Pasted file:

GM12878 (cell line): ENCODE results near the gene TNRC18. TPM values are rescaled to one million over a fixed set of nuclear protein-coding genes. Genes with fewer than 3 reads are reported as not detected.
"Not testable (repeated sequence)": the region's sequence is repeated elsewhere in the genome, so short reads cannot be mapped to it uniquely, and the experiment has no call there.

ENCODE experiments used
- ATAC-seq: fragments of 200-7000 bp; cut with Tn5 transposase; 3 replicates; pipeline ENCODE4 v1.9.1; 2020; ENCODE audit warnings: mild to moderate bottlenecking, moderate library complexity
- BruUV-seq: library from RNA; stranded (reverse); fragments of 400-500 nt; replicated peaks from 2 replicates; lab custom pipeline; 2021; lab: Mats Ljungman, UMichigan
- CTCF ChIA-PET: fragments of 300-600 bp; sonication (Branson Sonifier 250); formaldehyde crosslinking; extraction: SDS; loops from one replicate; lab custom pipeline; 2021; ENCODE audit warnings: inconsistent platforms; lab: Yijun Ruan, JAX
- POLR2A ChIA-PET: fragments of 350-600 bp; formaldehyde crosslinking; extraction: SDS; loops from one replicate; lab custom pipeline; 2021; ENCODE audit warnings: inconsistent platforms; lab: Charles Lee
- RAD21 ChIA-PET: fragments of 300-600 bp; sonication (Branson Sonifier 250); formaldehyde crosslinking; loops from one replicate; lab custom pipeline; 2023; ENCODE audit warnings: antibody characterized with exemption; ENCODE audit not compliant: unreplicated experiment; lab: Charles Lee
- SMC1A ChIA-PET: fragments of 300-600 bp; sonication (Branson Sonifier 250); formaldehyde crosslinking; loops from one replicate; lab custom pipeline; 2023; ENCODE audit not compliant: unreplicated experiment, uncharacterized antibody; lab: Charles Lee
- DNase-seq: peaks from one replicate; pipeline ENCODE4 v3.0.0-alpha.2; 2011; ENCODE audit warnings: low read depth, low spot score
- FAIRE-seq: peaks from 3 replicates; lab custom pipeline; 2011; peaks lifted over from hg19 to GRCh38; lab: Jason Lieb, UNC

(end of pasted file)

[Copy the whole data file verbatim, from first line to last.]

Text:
GM12878 (cell line): ENCODE results near the gene TNRC18. TPM values are rescaled to one million over a fixed set of nuclear protein-coding genes. Genes with fewer than 3 reads are reported as not detected.
"Not testable (repeated sequence)": the region's sequence is repeated elsewhere in the genome, so short reads cannot be mapped to it uniquely, and the experiment has no call there.

ENCODE experiments used
- ATAC-seq: fragments of 200-7000 bp; cut with Tn5 transposase; 3 replicates; pipeline ENCODE4 v1.9.1; 2020; ENCODE audit warnings: mild to moderate bottlenecking, moderate library complexity
- BruUV-seq: library from RNA; stranded (reverse); fragments of 400-500 nt; replicated peaks from 2 replicates; lab custom pipeline; 2021; lab: Mats Ljungman, UMichigan
- CTCF ChIA-PET: fragments of 300-600 bp; sonication (Branson Sonifier 250); formaldehyde crosslinking; extraction: SDS; loops from one replicate; lab custom pipeline; 2021; ENCODE audit warnings: inconsistent platforms; lab: Yijun Ruan, JAX
- POLR2A ChIA-PET: fragments of 350-600 bp; formaldehyde crosslinking; extraction: SDS; loops from one replicate; lab custom pipeline; 2021; ENCODE audit warnings: inconsistent platforms; lab: Charles Lee
- RAD21 ChIA-PET: fragments of 300-600 bp; sonication (Branson Sonifier 250); formaldehyde crosslinking; loops from one replicate; lab custom pipeline; 2023; ENCODE audit warnings: antibody characterized with exemption; ENCODE audit not compliant: unreplicated experiment; lab: Charles Lee
- SMC1A ChIA-PET: fragments of 300-600 bp; sonication (Branson Sonifier 250); formaldehyde crosslinking; loops from one replicate; lab custom pipeline; 2023; ENCODE audit not compliant: unreplicated experiment, uncharacterized antibody; lab: Charles Lee
- DNase-seq: peaks from one replicate; pipeline ENCODE4 v3.0.0-alpha.2; 2011; ENCODE audit warnings: low read depth, low spot score
- FAIRE-seq: peaks from 3 replicates; lab custom pipeline; 2011; peaks lifted over from hg19 to GRCh38; lab: Jason Lieb, UNC